That support materializes in six functional areas: offensive air support, anti-air warfare, assault support, air reconnaissance, electronic warfare, and control of aircraft and missiles. Depending on the task force’s assigned mission, aviation support will involve varying numbers and types of forces, Marines and weapons systems. 

Two F-35B Joint Strike Fighters conduct the first aerial refueling of its kind with a KC-130J Hercules in the sky above Eglin Air Force Base, Fla., Oct. 2, 2012.

Human roles and responsibilities in the task force are well-defined and experience-proven; they enable flexible and fluid responses to demands in the complex activities which characterize expeditionary operations. Aircraft and weapons system relationships in this milieu are not linear. Seemingly simple changes to force structure in the absence of careful study and analysis are fraught with the opportunity for failure both in the operational world and in the important and complex programming process through which the force is built.

The ability to provide a rapid response to worldwide contingencies is dependent on force structure — well-trained, highly skilled Marines, and fully operational, effective weapons systems. From the 1980s until today, a series of Commandants have worked with the Navy, Joint Staff, Combatant Commanders, the Office of the Secretary of Defense, and Congress to build Marine Aviation into a force capable of operations across a broad spectrum of combat. That force was composed of the following active duty aircraft in direct support of a Marine Task Force or Combatant Commander:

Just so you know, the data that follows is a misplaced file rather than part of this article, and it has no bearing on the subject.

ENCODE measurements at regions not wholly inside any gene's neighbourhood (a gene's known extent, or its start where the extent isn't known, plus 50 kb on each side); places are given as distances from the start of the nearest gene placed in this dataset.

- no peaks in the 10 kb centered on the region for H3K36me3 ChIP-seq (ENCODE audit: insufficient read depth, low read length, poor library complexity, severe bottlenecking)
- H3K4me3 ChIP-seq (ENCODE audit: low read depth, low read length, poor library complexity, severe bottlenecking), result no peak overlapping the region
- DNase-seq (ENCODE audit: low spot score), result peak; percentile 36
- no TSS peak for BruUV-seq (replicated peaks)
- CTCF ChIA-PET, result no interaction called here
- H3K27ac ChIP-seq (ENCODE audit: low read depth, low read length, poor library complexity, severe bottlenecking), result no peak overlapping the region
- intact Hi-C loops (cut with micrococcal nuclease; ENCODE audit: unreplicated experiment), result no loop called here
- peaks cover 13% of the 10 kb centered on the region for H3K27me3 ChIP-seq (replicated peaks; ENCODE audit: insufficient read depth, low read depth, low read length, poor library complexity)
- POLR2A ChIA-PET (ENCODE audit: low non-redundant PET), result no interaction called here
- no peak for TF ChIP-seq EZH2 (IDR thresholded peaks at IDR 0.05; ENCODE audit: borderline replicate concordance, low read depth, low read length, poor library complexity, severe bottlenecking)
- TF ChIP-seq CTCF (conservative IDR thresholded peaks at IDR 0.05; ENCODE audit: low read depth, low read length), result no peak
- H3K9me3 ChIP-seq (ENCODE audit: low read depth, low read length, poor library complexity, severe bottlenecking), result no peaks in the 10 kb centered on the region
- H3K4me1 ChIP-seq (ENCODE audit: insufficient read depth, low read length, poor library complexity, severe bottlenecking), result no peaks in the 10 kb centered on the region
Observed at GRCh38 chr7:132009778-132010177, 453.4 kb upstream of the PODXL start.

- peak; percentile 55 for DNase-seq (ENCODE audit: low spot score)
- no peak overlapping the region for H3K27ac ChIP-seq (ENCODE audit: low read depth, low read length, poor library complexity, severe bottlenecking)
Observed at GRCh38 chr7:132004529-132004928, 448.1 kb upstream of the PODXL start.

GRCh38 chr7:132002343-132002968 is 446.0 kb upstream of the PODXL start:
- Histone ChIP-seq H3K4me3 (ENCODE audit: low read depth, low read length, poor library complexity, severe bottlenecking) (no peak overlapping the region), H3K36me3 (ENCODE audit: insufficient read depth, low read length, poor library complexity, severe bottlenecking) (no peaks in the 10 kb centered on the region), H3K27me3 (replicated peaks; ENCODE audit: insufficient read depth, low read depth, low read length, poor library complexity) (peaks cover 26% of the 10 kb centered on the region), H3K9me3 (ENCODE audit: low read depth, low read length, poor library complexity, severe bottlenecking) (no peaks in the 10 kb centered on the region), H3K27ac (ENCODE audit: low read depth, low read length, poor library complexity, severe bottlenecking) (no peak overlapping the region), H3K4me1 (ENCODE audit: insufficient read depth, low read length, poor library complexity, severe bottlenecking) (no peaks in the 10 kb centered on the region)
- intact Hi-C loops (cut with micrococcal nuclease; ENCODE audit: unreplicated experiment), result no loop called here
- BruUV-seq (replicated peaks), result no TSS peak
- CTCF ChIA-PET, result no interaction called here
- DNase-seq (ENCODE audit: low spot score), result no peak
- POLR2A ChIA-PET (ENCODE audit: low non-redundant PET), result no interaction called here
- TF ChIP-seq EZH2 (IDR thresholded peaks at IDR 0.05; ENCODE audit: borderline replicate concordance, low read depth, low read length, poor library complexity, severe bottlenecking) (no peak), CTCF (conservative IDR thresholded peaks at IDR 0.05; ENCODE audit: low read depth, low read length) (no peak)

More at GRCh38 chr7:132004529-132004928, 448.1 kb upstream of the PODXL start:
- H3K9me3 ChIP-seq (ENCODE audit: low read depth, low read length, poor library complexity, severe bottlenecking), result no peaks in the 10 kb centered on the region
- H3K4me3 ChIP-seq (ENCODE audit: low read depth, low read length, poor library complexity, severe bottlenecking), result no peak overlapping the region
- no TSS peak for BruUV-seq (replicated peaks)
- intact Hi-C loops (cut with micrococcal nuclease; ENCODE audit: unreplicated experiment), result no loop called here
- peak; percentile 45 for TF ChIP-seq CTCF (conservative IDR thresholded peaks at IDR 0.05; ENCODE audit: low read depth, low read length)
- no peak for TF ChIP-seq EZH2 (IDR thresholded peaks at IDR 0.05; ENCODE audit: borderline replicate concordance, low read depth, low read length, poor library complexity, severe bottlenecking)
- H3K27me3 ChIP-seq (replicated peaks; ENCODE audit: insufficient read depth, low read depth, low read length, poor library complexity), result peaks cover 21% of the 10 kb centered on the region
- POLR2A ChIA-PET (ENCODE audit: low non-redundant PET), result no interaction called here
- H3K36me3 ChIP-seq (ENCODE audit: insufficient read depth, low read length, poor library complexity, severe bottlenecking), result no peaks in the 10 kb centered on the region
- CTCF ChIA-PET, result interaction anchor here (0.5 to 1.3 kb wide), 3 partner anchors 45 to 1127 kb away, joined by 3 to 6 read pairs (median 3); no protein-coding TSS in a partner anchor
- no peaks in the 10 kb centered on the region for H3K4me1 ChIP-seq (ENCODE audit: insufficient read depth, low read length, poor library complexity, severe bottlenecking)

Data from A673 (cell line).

• MV22 Osprey Tiltrotor: 18 active duty VMM squadrons of 12 aircraft each (Total: 216 Ospreys).
  • Attack Helicopters: 7 active duty HMLA squadrons of 27 aircraft each (Total: 189 Venom and Viper).
  • CH-53K Heavy Lift Helicopters: 8 active duty HMH squadrons of 16 aircraft each (Total: 128 King Stallions).
  • F-35 B/C: 18 active-duty squadrons: 9 squadrons of 16 aircraft each, and 9 squadrons of 10 aircraft each (Total: 234 Lightning II)

As noted above, the helicopter and F-35 squadrons were configured to accommodate sending detachments with expeditionary units on six-month deployments, while retaining a minimum of 10 aircraft for other contingencies. The numbers of aircraft in each squadron are based on years of experience in supporting ground forces, deploying as part of a Marine Air-Ground Task Force, and careful analysis of the number of sorties required for pilot proficiency.

In addition, formal budgeting plans provided Marine aviation with a robust expeditionary basing capability. The ability to provide the Combatant Commanders with powerful combat forces in austere places was supported by a command and control system that readily plugs into joint systems. This capability strengthens the entire joint force and is unique to Marine Aviation.